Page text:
Developing the Crisis Response Communication Plan: The War Game Process War gaming is a methodical process military planners use to identify the multitude of decisions, actions and resources required for a particular operation. It's also an excellent process to use when creating a communication plan. One step at a time, beginning with how you might be notified of a situation, identify the decisions and actions necessary to initiate and sustain your response the way you desire it to be implemented. Details are important. Include how the communication staff will support special decisions or requirements, such as initiating a product recall, advising neighbors near your plant to shelter-inplace or contacting customers regarding how you intend to supply them. This is hard, nuts-and-bolts work, but the results of this process will become the framework of an effective plan. Make the process as realistic as possible. For example, given business travel, off-site meetings and vacations, assume that onethird of your communication team will be unavailable for the Initial Response. War gaming will most likely reveal gaps in your response capabilities. For example, how will you meet the one-hour Initial Response standard if the crisis occurs at 11 p.m. on a Saturday night and you live 45 minutes from your office? The answer may be to have the hardware, such as a PC with access to your organization's network and a fax machine, at the homes of your communication team members. You may be inclined to assume that your team members already have such equipment and know how to use it, but you won't know unless you ask.

Because of what military planners refer to as "the fog and friction of war," your team may not be able to accomplish as much in a given period of time as you might think. No matter how well prepared you are, the intense pressure from external and internal sources associated with any crisis creates confusion and uncertainty. Fatalities and injuries will further cloud the situation, making it difficult to respond in a timely manner. This high-pressure environment also produces organizational friction, making seemingly simple tasks, such as establishing contact with people on the scene, obtaining and verifying information for a media statement or press release, even rounding up CRT members for a meeting, takes longer than they would under less stressful circumstances. The longer the crisis plays out, making people tired and irritable, the more friction there will be for you to manage. There are seven steps to creating a communication plan using the war gaming process. 1. Conduct a capability analysis A capability analysis will help determine your response strengths and weaknesses. Include a skills and experience assessment of your team, an inventory of equipment, such as hand-held e-mail devices, mobile phones and laptops, and any outside resources currently on retainer or other agreements that can be called upon to assist your team in a crisis. 2. Select a likely operational scenario Select an operational crisis scenario that is likely to occur in your organization based on its business, industry or sector to give context to the war gaming process.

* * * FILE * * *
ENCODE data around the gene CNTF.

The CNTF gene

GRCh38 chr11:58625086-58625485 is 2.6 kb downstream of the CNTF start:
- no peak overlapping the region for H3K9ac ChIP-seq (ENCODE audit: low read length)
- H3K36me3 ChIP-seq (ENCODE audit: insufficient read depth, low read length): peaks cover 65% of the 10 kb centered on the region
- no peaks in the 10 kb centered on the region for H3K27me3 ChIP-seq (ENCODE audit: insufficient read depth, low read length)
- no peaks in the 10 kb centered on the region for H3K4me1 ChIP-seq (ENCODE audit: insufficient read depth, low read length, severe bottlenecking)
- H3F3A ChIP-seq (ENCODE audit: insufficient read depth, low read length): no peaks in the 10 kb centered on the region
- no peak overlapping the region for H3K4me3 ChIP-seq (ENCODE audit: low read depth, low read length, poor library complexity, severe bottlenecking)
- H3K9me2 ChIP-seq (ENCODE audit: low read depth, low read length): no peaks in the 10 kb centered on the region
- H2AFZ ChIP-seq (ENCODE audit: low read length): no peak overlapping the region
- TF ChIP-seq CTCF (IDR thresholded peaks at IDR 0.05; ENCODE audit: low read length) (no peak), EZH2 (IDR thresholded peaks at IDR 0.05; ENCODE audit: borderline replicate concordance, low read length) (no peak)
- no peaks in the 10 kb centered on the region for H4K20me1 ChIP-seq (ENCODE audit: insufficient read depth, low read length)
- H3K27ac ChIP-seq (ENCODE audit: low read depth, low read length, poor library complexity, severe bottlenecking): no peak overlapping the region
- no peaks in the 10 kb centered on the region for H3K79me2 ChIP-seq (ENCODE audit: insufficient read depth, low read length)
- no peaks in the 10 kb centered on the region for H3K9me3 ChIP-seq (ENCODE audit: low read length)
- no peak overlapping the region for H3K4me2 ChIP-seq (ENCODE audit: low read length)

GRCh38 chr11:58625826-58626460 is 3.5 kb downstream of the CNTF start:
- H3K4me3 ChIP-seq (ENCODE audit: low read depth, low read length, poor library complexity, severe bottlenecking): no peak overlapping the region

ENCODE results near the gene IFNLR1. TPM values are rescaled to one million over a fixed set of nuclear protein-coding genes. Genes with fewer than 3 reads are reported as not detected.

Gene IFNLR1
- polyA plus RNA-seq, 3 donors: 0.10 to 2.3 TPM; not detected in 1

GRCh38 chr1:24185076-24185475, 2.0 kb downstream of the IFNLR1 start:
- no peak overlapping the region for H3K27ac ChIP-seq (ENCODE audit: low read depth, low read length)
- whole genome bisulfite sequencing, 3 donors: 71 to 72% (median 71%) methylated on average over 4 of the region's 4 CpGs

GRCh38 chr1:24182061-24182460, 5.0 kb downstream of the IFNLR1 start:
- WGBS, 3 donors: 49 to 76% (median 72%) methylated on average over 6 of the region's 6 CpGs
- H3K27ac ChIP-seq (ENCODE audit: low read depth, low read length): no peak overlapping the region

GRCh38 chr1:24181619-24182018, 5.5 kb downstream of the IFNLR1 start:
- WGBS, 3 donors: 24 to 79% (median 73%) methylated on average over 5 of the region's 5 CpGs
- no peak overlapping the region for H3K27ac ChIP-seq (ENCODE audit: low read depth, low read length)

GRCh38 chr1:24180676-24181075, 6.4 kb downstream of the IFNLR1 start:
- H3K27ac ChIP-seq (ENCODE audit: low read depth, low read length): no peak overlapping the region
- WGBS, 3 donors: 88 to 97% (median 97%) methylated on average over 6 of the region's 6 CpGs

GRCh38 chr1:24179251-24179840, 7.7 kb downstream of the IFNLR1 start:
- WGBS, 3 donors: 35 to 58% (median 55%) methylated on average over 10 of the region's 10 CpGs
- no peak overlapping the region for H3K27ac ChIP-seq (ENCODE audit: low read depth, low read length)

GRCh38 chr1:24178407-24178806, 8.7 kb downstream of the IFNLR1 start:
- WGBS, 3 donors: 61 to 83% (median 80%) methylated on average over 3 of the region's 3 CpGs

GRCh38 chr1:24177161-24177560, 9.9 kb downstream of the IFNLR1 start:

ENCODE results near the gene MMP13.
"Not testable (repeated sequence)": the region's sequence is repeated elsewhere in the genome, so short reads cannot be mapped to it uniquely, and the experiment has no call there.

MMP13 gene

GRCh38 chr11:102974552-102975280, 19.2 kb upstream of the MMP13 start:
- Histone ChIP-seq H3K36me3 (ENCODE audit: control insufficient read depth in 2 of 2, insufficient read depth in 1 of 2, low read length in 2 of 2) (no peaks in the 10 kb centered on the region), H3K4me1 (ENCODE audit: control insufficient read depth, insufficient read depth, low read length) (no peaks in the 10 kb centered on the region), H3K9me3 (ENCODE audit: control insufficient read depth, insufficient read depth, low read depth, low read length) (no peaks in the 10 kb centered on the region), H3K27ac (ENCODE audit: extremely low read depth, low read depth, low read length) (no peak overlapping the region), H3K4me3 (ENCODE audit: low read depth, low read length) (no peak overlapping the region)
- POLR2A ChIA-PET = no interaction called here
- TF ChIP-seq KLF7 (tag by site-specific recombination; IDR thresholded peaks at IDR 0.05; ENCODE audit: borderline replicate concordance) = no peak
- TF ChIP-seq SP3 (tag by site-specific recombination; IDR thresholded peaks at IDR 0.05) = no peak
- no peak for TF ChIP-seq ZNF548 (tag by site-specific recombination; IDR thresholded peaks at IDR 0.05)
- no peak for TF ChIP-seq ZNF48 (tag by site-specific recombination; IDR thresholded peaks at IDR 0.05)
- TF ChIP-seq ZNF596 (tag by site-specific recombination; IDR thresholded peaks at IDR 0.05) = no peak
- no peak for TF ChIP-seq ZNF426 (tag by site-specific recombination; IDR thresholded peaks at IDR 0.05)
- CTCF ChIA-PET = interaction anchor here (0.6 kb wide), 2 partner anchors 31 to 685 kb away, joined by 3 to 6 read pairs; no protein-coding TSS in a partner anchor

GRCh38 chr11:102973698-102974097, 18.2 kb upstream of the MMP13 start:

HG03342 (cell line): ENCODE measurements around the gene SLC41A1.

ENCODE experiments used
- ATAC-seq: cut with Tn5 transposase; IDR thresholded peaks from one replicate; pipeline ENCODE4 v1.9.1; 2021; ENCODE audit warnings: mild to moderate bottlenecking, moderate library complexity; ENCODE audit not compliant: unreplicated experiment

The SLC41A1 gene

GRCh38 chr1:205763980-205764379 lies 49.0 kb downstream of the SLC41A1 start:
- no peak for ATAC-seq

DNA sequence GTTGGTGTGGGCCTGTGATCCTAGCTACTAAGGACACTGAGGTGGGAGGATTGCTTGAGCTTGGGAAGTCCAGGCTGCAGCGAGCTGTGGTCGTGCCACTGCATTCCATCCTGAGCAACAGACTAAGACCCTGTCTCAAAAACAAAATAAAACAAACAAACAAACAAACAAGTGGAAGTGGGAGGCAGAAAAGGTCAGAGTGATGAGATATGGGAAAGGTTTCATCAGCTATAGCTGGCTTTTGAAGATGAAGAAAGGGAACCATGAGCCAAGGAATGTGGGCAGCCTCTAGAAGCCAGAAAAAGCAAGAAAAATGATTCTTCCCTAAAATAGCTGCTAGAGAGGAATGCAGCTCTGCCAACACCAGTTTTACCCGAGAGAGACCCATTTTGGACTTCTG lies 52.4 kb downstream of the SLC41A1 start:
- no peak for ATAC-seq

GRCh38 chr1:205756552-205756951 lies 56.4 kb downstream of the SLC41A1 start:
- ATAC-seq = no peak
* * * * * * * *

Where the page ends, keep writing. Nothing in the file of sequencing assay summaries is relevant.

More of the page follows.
3. Determine the ideal response sequence Step-by-step, determine the best-case sequence of actions and decisions and the details required to support them in order to respond to the scenario without regard to the weaknesses or needs identified during the capability analysis. Actions are the tasks required to implement the response. For example: • • • • Prepare the initial statement or talking points Appoint a spokesperson Activate the Web site crisis dark page Issue a media advisory regarding a press conference

Decisions are the choices that must be made at critical points during the response. For example: • • • • • Does this situation require a statement? A press conference? Does this situation require outside communications assistance? Should the Web site dark page be activated? Should previously scheduled events or programs be cancelled? Rescheduled? Should the CEO make a statement? Travel to the scene of the incident?